4.      Scientific advice for policies

We are deeply convinced that sound, independent scientific advice largely improves the quality of policy-making. We welcome recent global trends for the more pronounced use of science in policy-making and the efforts to bridge the difficulties inherent in the roles of scientists and policy makers.

The expansion of science advice mechanisms ranging from informal personal interactions, through voluntary or requested reports created by well-established networks of academies, such as the InterAcademy Partnership (IAP) and related regional networks such as EASAC, to the formal advisory structures of both legislative and executive bodies, has also made more apparent the fundamental responsibilities that follow the provision, communication and use of advice.

The need to define the principles, processes and application of science advice and to address the theoretical and practical questions regarding the independence, transparency, visibility and accountability of those who receive and provide advice has never been more important.

The OECD report on Scientific Advice for Policy Making (2015), and the establishment of the International Network for Government Science Advice (INGSA), under the aegis of ICSU both mark an important milestone in this process. It also highlights the global emergence of this field that the European Union has recently announced a new Science Advice Mechanism (SAM) and that UNESCO is taking a leading role in better connecting science to policy in the context of the Agenda 2030 and now carries a mandate to serve as the Secretariat for the Scientific Advisory Board of the UN Secretary General.

We call for concerted action of scientists and policy-makers to define and promulgate universal principles for developing and communicating science to inform and evaluate policy based on responsibility, integrity, independence, and accountability.

We call on all scientists to monitor and assess policy areas and provide, in a pro-active manner, independent and timely science advice even when its application is not guaranteed or not expected.


5.      International collaboration for capacity-building and mobilisation in the developing world

Despite clear advances in emerging economies the knowledge and economic divide between the developed and developing world have widened and is curbing the potential of science and technology to contribute to global development. Research groups in developing countries often operate in isolation, limiting the scope and success of their work. Regional economic integration now promoted by many African, Asian and Latin American governments is an essential component to build and accumulate capacities to harness and govern modern sciences.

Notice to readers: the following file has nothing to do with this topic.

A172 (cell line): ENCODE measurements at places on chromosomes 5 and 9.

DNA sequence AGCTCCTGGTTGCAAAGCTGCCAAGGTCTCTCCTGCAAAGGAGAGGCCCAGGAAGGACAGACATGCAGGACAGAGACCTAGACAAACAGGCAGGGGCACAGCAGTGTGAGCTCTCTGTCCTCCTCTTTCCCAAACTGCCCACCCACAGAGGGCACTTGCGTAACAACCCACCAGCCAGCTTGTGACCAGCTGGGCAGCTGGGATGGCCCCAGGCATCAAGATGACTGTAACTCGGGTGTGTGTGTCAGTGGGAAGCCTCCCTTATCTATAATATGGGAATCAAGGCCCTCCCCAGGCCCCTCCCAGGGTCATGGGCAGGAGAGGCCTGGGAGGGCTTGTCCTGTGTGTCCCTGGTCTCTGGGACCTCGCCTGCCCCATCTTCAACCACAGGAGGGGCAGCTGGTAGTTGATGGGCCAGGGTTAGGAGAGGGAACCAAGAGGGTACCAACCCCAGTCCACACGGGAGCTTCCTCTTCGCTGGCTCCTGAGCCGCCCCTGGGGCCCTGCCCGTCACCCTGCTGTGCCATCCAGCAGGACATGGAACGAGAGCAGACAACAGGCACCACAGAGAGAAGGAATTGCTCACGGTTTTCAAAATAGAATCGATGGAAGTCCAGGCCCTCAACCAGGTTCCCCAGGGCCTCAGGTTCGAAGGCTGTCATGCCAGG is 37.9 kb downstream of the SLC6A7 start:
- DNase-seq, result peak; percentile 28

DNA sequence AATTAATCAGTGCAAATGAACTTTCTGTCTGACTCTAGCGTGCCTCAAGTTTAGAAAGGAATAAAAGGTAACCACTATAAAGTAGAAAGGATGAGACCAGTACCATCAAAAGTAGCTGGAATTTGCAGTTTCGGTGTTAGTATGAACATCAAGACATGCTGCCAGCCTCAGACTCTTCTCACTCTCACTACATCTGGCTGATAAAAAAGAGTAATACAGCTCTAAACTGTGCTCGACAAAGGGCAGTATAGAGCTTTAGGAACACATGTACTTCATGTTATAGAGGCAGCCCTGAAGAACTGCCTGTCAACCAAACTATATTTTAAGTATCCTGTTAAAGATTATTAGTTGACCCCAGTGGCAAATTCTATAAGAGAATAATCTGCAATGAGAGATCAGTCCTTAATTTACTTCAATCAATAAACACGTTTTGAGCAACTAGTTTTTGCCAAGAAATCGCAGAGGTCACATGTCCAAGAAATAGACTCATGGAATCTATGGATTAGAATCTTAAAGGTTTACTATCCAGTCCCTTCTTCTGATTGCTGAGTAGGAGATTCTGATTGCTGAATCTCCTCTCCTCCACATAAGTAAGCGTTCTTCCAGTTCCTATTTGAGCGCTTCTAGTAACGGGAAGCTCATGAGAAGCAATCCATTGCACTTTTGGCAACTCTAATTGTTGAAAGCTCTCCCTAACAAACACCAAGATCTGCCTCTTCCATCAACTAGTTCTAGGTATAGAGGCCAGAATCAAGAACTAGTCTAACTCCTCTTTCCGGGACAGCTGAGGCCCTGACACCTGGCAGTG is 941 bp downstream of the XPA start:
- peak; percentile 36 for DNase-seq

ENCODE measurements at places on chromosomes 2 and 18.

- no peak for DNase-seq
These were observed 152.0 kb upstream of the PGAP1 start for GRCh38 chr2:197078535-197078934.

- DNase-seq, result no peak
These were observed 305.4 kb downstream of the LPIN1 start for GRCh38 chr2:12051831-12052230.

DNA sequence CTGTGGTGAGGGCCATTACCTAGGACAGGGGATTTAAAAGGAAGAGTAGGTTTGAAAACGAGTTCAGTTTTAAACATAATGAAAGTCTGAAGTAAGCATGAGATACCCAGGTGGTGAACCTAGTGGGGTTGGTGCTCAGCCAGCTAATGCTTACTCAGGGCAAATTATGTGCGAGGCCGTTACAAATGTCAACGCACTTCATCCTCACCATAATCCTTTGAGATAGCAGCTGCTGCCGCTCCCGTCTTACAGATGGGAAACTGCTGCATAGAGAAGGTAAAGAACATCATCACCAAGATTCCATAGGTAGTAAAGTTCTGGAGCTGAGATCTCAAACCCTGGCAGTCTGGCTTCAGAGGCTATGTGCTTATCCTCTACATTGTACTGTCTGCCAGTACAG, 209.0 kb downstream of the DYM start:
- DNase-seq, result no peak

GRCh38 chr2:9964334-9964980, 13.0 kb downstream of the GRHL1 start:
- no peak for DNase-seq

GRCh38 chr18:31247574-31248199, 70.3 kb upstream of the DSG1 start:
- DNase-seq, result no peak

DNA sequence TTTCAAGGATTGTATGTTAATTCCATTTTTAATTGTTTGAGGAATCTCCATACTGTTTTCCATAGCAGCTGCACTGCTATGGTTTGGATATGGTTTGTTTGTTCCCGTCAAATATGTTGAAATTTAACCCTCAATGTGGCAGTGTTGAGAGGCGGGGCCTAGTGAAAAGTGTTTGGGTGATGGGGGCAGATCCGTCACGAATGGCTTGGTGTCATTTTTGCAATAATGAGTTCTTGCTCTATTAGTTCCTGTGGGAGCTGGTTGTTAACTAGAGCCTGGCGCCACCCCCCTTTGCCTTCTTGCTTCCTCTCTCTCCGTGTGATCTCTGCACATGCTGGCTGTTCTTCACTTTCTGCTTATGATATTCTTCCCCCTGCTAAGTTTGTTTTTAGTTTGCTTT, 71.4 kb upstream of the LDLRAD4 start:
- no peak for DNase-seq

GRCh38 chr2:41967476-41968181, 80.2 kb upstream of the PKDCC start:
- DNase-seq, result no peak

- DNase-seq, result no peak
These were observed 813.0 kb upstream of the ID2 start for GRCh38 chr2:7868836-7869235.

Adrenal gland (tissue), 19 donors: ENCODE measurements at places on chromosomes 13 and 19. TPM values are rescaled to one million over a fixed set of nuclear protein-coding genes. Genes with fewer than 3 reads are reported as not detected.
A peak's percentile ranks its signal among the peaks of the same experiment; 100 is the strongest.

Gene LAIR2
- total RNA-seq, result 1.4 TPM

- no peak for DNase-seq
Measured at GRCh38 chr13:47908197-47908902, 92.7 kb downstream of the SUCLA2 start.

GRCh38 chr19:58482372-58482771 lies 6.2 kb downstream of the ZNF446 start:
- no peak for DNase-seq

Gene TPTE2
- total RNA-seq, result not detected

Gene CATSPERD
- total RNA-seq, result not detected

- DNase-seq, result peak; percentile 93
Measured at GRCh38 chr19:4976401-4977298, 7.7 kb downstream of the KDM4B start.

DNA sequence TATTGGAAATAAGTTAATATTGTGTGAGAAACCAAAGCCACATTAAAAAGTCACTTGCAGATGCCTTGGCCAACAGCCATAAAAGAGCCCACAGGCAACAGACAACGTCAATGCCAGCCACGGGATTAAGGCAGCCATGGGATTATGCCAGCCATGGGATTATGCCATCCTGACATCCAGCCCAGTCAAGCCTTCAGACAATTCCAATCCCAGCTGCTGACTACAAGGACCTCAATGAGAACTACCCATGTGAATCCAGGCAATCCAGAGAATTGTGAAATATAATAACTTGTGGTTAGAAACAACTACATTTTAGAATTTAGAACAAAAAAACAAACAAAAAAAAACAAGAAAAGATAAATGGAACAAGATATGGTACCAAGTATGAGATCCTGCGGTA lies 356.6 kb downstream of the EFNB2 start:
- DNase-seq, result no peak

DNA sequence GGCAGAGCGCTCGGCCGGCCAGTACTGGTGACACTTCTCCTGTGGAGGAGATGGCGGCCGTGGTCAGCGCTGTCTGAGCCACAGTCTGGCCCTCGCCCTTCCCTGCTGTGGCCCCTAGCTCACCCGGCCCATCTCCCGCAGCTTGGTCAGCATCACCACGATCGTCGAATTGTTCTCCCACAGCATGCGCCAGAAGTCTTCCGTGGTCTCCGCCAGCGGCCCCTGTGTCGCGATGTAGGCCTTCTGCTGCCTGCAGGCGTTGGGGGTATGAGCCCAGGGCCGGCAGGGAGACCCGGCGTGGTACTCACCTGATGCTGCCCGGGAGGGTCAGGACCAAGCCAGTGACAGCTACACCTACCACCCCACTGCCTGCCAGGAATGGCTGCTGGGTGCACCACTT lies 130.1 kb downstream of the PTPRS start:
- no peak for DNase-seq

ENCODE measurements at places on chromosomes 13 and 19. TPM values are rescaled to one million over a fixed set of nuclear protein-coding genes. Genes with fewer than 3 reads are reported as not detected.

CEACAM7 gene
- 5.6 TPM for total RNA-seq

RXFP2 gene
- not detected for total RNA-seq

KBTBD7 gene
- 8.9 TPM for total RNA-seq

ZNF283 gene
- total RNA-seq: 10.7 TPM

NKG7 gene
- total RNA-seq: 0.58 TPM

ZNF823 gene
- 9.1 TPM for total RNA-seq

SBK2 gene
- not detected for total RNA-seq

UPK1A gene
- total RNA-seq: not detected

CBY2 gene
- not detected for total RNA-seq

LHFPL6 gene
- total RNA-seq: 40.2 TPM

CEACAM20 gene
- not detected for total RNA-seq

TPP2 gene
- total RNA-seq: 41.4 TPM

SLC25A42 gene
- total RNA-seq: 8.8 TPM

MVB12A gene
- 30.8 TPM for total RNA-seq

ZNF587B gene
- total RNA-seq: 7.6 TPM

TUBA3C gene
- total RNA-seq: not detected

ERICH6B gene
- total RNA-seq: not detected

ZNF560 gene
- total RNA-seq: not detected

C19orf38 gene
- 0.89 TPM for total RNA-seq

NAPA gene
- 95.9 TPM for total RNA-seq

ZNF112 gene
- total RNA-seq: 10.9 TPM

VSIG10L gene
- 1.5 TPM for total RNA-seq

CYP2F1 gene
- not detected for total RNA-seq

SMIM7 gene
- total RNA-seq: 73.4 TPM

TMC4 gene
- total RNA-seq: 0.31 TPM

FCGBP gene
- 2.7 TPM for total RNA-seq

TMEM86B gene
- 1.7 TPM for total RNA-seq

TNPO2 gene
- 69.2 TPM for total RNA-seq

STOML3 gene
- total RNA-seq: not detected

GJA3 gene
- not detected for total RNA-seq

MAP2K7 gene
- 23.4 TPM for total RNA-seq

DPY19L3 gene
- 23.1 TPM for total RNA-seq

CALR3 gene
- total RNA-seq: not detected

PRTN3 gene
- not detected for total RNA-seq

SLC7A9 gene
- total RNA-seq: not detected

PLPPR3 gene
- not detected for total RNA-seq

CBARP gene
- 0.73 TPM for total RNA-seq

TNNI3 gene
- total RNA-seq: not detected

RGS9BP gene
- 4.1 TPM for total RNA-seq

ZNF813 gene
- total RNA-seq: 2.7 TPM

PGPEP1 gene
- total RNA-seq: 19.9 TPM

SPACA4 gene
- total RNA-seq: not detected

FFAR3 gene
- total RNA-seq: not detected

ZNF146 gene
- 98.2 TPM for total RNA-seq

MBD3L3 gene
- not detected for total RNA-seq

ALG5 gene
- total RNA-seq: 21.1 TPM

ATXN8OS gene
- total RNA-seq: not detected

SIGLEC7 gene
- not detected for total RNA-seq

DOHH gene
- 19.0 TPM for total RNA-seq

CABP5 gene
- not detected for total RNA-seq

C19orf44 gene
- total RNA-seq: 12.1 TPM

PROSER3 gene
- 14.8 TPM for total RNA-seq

International collaboration is required, and better understanding and use of data are essential, to achieve long-lasting progress in research and innovation particularly in the developing world.

Lack of a ‘critical mass’ in the knowledge based economy greatly affects the research and productive sectors in many regions of the world. Underinvestment in capacity building for research and innovation prevents science and technology to promote sustainable development.

For science, technology and innovation to attain their full potential and to be truly transformational, people’s knowledge, talent and skills need to be improved with a particular focus on the mastering of science, technology, engineering and mathematics (STEM). It is hence critical to promote adequate investment in STEM education at all levels.

We call upon governments to improve the governance of science by empowering women and young scientists, stimulating policy debates, exchanging knowledge of best practices and lessons learned, and by strengthening local institutions.

To ensure the adherence to the universal right to education we urge governments to provide education for all people residing in their countries, including children in displaced communities. We call upon the UN system to support such efforts.


6.      Balanced investment in science

Scientific discoveries provide the foundation and drive social and economic development. We call for a balanced investment in science, respecting the need for both curiosity-driven and demand-driven research. Transformative science is at first unpredictable in nature; it requires openness to new and unforeseen pathways to promote a paradigm change in technological and social development. Funding mechanisms that allow for innovative research should also be part of balanced funding schemes.

We call for an equitable participation of women, young scientists, and minority groups in the practice and application of science, also through capacity-building programmes addressed to young scientists. The 2015 UNESCO Science Report provides updated information on the participation of women in science.

We call upon all governments to act on clear responsibilities to establish long-term sustainable and balanced mechanisms for the funding of scientific research especially in the context of budgetary constraints. We equally call for the mobilisation of research-derived knowledge to guarantee that it fulfils its role to serve society.